Grand Forks City Hall
Backstory and Context
The first city hall in Grand Forks was built in 1885 at the intersection of Third Street and Selkirk Avenue, which is now University. It was replaced by the present building at the intersection of Fourth Street and Second Avenue North in 1911. While the city hall has stood at this location since this time, it has been renovated and remodeled numerous times, most recently in 1999. The justification for the 1999 major renovations was to better enable city hall to continue to serve the public. Throughout history, the Grand Forks City Hall may have undergone cosmetic changes, but its purpose to serve the public has stayed consistent.
The current city hall building, built in 1911, was designed by the architect John W. Ross, the first licensed architect in North Dakota, and contracted by Northern Construction and Engineering Company. Ross styled this building according to the prominent Classical Revival architectural movement with influence from Modernist and Beaux-Arts styles. While this style of building would not likely be built today, the style of the current city hall was typical of the majority of buildings when it was being built in the first decade of the twentieth century. Notably, this style was characteristic of many buildings built between the Spanish-American War (1898) and the start of World War I (1917). It was designed to fit in the same architectural style of the Federal Building (built in 1906) and the Grand Forks Public Library (built in 1903).
As stated previously, the architecture of this building is a vital part of its historical significance. The Modernist and Beaux-Arts styles are shown by ionic columns that flank the second-story balcony along with a large, scrolled cartouche (an oblong architectural decoration). This city hall was built using limestone and yellow brick furnished by John Dinnie, part of the Dinnie Brothers construction firm. Additionally, this building features fireproof construction and reinforced concrete brick bearing walls. It is a two and ½ story building that was built to stand the test of time through the choice of building materials and architectural styles. It is one of four surviving buildings in Grand Forks that features the style of Classical Revival. Other buildings modeled to mirror city hall after it was built are Central High School (built in 1917) and the U.S. Post Office and Courthouse. Each of these buildings were part of the "City Beautiful" architectural movement that aimed to bring a visual focus to the Central Business District's public area.
Grand Forks' City Hall was nominated to be placed on the National Register of Historic Places (NRHP) in 1981. It was stated to be in excellent condition on the original site and recommended to be nominated to the NRHP as a historic resource of downtown Grand Forks. At this time–before the 1999 remodel of city hall–this building had only undergone minor alterations. These changes included replacing the double hung original windows with glass windows and anodized aluminum frames, enclosing the front entry and metal canopy in front arched entry with glass and aluminum, remodeling the basement, and modernizing the lighting and carpeting in offices and the central stairway.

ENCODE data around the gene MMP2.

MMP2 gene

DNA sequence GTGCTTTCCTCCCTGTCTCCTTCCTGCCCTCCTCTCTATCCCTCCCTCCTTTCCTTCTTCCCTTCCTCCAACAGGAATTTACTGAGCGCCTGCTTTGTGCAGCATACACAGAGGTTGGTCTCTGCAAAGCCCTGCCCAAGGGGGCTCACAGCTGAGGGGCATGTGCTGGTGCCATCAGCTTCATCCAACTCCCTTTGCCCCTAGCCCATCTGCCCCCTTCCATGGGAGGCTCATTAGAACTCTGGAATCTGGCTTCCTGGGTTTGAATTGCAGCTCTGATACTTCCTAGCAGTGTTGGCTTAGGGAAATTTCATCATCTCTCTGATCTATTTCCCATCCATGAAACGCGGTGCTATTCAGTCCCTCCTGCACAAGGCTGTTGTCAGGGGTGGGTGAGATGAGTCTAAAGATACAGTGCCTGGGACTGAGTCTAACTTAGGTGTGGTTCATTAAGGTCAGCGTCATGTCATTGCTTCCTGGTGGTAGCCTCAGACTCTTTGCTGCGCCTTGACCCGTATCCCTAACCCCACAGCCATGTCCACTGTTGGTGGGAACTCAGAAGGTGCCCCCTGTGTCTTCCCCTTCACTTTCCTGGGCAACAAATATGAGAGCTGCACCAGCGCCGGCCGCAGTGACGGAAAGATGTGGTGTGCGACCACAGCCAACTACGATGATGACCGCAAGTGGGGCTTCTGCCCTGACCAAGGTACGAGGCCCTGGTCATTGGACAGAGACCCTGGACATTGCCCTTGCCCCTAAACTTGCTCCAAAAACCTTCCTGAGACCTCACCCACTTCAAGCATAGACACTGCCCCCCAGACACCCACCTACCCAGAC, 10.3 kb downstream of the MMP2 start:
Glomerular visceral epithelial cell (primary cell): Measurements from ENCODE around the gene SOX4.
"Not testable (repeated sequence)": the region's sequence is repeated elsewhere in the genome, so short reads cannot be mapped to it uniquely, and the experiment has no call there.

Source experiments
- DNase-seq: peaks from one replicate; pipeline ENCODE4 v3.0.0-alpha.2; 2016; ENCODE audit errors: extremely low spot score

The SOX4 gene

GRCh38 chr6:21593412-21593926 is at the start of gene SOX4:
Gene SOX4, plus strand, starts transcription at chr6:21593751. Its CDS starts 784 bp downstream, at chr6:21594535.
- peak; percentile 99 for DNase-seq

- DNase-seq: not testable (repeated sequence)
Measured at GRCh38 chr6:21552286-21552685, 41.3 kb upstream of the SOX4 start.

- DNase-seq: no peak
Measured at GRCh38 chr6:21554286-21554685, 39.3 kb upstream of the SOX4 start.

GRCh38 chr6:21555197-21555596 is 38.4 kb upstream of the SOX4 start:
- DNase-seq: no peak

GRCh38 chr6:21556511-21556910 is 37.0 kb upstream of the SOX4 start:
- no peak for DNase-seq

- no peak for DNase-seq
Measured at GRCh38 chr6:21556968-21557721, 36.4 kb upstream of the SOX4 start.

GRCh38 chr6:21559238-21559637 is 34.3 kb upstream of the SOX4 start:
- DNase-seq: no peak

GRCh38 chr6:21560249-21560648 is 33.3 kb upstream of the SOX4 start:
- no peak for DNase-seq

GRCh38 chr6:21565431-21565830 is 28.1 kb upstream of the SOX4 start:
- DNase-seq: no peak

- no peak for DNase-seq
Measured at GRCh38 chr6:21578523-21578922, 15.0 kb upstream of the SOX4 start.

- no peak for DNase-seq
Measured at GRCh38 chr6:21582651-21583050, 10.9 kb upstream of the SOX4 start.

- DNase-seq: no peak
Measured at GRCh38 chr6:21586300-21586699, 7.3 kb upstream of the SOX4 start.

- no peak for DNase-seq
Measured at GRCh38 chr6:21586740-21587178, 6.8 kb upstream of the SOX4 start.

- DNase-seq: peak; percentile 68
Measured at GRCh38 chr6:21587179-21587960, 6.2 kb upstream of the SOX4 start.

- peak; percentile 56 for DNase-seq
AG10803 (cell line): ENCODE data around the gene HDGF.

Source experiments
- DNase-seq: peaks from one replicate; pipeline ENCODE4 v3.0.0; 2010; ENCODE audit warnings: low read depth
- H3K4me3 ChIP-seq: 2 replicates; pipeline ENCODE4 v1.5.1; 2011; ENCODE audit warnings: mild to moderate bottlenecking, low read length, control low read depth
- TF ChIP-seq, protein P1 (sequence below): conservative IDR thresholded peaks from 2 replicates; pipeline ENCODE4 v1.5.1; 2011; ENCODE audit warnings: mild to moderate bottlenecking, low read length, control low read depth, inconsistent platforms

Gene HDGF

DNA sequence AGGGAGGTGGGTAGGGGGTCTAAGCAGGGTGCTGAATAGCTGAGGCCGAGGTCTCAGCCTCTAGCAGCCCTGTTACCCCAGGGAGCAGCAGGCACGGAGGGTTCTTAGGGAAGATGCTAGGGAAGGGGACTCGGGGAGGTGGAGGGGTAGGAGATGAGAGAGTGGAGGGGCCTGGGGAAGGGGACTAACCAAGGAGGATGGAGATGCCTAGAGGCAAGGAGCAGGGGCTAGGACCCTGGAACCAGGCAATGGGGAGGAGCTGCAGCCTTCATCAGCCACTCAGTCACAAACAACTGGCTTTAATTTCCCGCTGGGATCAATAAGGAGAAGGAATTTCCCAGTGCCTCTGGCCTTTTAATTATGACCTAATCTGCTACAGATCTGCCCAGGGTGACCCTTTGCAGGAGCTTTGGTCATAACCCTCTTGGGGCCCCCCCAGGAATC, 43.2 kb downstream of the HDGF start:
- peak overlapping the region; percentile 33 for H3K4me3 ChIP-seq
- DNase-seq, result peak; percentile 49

The Grand Forks City Hall has always been dedicated to serving the public. Specifically, the city hall has always been vital for functions related to the local government and elections. Throughout its history, this building has hosted City Council meetings and public hearings. This city hall has also kept its commitment to serving the public through the historic use of the city hall auditorium to house public classes such as leathercraft, painting, and hook-rug making. Overall, city hall has served as a vibrant part of public history in Grand Forks since it was built.
Grand Forks Centennial Committee. They came to stay: Grand Forks, North Dakota centennial 1874-1974. 1974.
Grand Forks city hall, SAH Archipedia. June 17th 2019. Accessed April 19th 2021. https://sah-archipedia.org/buildings/ND-01-GF9.
Grand Forks, North Dakota historical overview, Grand Forks Historic Preservation Commission. April 8th 2013. Accessed April 19th 2021. https://www.gfpreservation.com/historical-overview/.
North Dakota Cultural Resources Survey, National Archives Catalog. July 1st 1981. Accessed April 18th 2021. https://catalog.archives.gov/id/75326117.
Sanborn Map Company, "Grand Forks, 1912". Sanborn Maps of North Dakota. 1981. Accessed April 18th 2021. https://commons.und.edu/sanborn-maps/151/.